Heart’s initial Seventies albums contained some of the most strikingly well-executed Zep-isms ever: guitars, production, arrangements and particularly Ann Wilson’s amazing vocals. And while Heart has certainly received Zeppelin comparisons positive and negative during their career, they’re not mentioned as Zep clones nearly as often as, say, Whitesnake or Eighties act Kingdom Come (a.k.a. “Kingdom Clone” because of their “Kashmir” cop “Get It On”), even though early Heart is the more accurate, accomplished Led Zeppelin offspring.
Know who else probably isn’t fretting about “Led Zeppelin clone” accusations right this very moment? David Coverdale. Once slagged as “David Cover Version” by Robert Plant himself, Coverdale has since been inducted into the Rock and Roll Hall of Fame the same number of times Plant has: once. OK, Coverdale’s induction was for his mid-Seventies Deep Purple stint, and it seems highly unlikely the hall would ever fete Whitesnake. Still, more than 30 years on, Whitesnake hits like “Here I Go Again” and “Still of The Night”, the song responsible for many of those “Zep clone” accusations, are now era-defining arena-metal classics.
Overall, the very idea of slagging any band as a Zeppelin clone is ironic, since Page and Plant were never shy about their own musical rip-off jobs.
When it comes to this type of criticism, though, bands are frequently judged according to the nature of their borrowing. Rip off a mega-band, and you’re more likely to come under fire, but nod to a cult favorite, and you might actually garner praise.
“People love to hear new bands where they feel as though they’re the only ones seeing the influences,” Klosterman says. “In other words, if somebody liked Nirvana and they said, ‘You know there are parts of this that remind me of a Pixies record,’ it’s almost like a compliment to the listener. They figured this out. But in this case [of Greta Van Fleet], everybody can figure it out. So, the kind of self-reward of understanding or citing the influence doesn’t really exist, which is of course, for people who write about music, the ability to pick those influences out is a big part of the job and a big part of the illustration that you’re informed. Let’s say Greta Van Fleet sounded almost exactly like the [Seventies blues-rock] band Cactus. If they sound exactly like Cactus, people would be charmed by it. For no other reason than recognizing that connection is like a compliment to one’s self.”
If it’s a mega-band that’s being channeled, there can also be a built-in assumption that the purposes for doing so are partially commercial. “But if the band you’re ripping off was never that big, people don’t care as much,” Klosterman says. There are exceptions to this rule, sure. For example, the early-2000s band Interpol caught slack for their Joy Division-isms. And there are certainly examples of groups frequently compared to mega-bands and still critically acclaimed, such as grunge-gods Soundgarden, whose album reviews often included Zeppelin references. In the Seventies, music writers certainly noted (and sometimes cracked on) the Dylan-ish vowel-stretching by then-new artists Dire Straits and Tom Petty, but hardly to the point of obsession or legacy detriment. Curiously, Greta Van Fleet trashers Pitchfork have given positive reviews to some contemporary artists who bear more than a passing sonic resemblance to music giants Michael Jackson (The Weeknd) and Elton John (Father John Misty, especially on his Pure Comedy LP).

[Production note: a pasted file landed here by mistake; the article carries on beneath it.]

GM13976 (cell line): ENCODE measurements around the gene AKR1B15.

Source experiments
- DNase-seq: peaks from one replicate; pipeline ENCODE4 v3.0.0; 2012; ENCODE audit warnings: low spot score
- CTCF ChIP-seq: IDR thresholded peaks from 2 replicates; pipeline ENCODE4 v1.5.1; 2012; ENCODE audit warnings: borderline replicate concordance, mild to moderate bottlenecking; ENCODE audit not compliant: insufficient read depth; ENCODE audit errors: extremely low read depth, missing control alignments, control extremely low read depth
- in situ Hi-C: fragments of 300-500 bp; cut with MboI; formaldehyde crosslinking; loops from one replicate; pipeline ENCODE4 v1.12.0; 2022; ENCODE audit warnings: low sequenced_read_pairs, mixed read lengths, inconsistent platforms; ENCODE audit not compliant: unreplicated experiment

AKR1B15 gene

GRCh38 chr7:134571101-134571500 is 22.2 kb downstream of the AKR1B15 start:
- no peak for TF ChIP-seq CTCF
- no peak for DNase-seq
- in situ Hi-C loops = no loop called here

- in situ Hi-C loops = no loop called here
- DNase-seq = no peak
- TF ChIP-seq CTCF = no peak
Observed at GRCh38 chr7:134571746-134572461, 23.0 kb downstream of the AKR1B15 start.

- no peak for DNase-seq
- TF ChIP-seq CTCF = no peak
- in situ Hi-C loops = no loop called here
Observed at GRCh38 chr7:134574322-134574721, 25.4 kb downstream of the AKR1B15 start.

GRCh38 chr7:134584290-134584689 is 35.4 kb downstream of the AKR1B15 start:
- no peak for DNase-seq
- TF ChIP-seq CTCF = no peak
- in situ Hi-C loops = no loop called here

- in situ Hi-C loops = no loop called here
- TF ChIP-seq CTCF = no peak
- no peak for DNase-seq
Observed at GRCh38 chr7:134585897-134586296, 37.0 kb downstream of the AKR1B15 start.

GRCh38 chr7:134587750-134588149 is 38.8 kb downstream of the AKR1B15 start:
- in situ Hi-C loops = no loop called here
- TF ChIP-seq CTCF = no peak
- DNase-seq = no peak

Rip-off accusations can be mitigated if an artist, as Kurt Cobain did with his Pixies fixation, readily cops to the influence in the press. Of course, it also helped Nirvana wrote very strong, very successful songs. “A strong song trumps everything,” says writer and former MTV News anchor Kurt Loder, via email. Loder adds, “Bearing similarities to another band isn’t always a minus, especially if it’s unintentional, and most especially if your music has obvious virtues of its own. In the wake of the Ramones, approximately 10,000 bands on both sides of the Atlantic leaped onto the scene with boatloads of copycat loud-and-fast. But a lot of these bands’ records sounded great anyway, because the Ramones’ style was so exciting in itself.” This tally would include groups like the Buzzcocks, the Dickies, the Rezillos, the Saints, etc. — even the Replacements, whose “first album was pretty Ramonesy,” Loder says.
The more uncut those primary influences are perceived to be, the more intense the rip-off accusations. At least on their debut LP and two 2017 EPs, Greta Van Fleet sounds approximately 92 percent Zep. The bare-chested-banshee vocals; snaky, stutter-step guitars; the jazzy, fluid bass; a Bonham-like drum tone. There are bits of Crosby, Stills & Nash, vintage R&B and other sounds present too, but in micro-doses. Whereas with early 2000s garage-rockers the White Stripes, although Jack White often sounded like what would happen if Page and Plant were the same person, Meg White’s understated (and underrated) drumming helped the Stripes establish a signature sound and avoid Zep-rip doom.